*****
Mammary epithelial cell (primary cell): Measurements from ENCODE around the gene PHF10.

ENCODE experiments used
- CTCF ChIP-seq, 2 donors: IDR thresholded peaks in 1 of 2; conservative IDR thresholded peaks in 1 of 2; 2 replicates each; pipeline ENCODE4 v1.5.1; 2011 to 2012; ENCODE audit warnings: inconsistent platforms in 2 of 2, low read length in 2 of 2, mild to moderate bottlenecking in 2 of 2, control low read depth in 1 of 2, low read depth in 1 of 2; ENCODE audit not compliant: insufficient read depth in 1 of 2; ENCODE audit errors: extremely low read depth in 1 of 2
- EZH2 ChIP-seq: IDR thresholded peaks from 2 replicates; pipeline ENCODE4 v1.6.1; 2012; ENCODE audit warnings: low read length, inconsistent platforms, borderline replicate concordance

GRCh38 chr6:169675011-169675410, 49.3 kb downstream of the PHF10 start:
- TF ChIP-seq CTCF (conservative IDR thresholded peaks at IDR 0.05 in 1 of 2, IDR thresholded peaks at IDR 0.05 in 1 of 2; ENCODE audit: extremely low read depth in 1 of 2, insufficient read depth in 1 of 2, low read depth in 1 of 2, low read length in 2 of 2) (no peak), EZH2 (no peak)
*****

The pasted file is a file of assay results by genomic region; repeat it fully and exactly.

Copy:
Mammary epithelial cell (primary cell): Measurements from ENCODE around the gene PHF10.

ENCODE experiments used
- CTCF ChIP-seq, 2 donors: IDR thresholded peaks in 1 of 2; conservative IDR thresholded peaks in 1 of 2; 2 replicates each; pipeline ENCODE4 v1.5.1; 2011 to 2012; ENCODE audit warnings: inconsistent platforms in 2 of 2, low read length in 2 of 2, mild to moderate bottlenecking in 2 of 2, control low read depth in 1 of 2, low read depth in 1 of 2; ENCODE audit not compliant: insufficient read depth in 1 of 2; ENCODE audit errors: extremely low read depth in 1 of 2
- EZH2 ChIP-seq: IDR thresholded peaks from 2 replicates; pipeline ENCODE4 v1.6.1; 2012; ENCODE audit warnings: low read length, inconsistent platforms, borderline replicate concordance

GRCh38 chr6:169675011-169675410, 49.3 kb downstream of the PHF10 start:
- TF ChIP-seq CTCF (conservative IDR thresholded peaks at IDR 0.05 in 1 of 2, IDR thresholded peaks at IDR 0.05 in 1 of 2; ENCODE audit: extremely low read depth in 1 of 2, insufficient read depth in 1 of 2, low read depth in 1 of 2, low read length in 2 of 2) (no peak), EZH2 (no peak)